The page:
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Bring On The Robots, and (Most) Everyone Will Be Happy

Why shouldn’t we use proven technology to help the men in blue call balls and strikes? Shouldn’t that be part of “the integrity of the game?”

Every time I watch a Red Sox ball game on NESN, as every pitch crosses the plate, projected on the lower right corner of the screen is a graphic that shows the location of that pitch relative to the strike zone, defined as the area over the plate below the armpits and above the knees of the batter when in his natural stance. In fact, a very similar graphic appears in almost every MLB broadcast, be it on the MLB Network, FOX, ESPN, TBS, or otherwise.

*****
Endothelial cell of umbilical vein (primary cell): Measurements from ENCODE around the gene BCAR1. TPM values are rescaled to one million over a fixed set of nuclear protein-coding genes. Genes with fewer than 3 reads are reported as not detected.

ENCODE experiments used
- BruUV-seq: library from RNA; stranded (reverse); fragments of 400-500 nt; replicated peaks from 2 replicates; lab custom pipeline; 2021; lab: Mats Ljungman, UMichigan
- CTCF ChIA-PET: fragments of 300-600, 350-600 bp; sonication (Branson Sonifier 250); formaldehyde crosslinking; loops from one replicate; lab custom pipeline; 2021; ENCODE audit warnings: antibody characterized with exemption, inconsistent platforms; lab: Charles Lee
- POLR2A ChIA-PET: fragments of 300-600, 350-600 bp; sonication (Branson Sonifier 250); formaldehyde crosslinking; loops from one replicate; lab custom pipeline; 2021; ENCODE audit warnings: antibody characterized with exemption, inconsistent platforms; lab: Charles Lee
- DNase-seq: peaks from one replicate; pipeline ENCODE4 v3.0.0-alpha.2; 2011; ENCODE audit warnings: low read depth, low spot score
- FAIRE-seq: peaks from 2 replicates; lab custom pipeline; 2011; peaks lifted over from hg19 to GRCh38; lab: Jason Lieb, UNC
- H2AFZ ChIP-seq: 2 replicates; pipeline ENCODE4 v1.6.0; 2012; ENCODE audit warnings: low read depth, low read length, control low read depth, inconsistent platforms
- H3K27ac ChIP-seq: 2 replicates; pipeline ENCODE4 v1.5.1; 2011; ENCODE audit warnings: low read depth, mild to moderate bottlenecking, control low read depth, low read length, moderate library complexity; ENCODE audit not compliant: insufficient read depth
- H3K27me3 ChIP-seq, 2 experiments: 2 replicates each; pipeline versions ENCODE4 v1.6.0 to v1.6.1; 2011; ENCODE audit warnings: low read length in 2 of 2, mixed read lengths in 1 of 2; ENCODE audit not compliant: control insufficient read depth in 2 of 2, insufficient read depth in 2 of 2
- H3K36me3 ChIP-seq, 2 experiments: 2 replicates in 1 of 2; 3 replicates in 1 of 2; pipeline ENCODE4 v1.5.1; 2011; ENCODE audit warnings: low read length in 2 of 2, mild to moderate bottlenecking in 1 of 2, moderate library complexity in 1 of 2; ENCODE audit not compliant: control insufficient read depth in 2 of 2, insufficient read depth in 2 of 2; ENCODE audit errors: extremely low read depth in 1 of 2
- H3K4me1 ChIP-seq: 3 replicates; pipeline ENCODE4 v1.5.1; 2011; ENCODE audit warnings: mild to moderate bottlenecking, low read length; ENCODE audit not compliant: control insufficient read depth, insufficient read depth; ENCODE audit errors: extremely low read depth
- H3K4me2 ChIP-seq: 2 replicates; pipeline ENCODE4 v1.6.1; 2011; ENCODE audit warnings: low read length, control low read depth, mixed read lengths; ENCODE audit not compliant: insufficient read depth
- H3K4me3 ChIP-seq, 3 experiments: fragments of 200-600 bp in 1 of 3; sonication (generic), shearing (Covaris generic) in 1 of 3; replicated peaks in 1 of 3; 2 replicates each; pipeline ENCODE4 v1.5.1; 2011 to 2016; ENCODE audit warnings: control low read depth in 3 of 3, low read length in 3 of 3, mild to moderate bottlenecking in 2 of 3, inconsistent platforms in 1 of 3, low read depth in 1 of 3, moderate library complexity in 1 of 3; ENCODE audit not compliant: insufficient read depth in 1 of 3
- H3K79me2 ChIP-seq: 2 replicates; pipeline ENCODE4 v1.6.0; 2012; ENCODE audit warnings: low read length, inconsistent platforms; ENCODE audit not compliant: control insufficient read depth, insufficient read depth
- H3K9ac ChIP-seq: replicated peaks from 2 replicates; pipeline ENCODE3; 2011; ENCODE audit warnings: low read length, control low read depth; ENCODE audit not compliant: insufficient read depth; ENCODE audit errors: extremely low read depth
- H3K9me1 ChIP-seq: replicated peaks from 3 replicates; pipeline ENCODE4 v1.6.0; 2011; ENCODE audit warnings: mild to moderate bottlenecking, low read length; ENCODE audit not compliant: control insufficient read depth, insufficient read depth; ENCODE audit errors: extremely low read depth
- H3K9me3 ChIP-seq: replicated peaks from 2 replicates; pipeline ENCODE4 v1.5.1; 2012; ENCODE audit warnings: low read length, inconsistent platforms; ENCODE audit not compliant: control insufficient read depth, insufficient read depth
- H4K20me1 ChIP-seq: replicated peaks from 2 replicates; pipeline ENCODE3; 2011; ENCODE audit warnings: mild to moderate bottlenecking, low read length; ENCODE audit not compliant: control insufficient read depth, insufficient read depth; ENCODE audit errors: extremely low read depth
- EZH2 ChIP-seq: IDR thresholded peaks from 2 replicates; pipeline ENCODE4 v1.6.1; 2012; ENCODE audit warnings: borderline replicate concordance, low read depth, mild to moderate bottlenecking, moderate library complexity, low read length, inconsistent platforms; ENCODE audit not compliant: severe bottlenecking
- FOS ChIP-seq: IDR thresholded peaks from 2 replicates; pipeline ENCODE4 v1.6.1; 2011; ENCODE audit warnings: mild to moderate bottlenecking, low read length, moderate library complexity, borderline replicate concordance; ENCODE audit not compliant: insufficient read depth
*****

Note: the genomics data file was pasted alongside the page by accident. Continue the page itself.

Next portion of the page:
In 2006, the league launched the use of PITCHf/x, a technology that tracked the velocity, position, and break of every pitch in real-time. Last year, PITCHf/x was phased out in favor of Statcast, which had initially been installed in all 30 major league stadiums in 2015. Though there have been questions about the pitch velocity being reported by the latter (data suggests that it’s about two MPH higher), the accuracy of the pitches, measured using Doppler radar and high-definition video, is nearly perfect.

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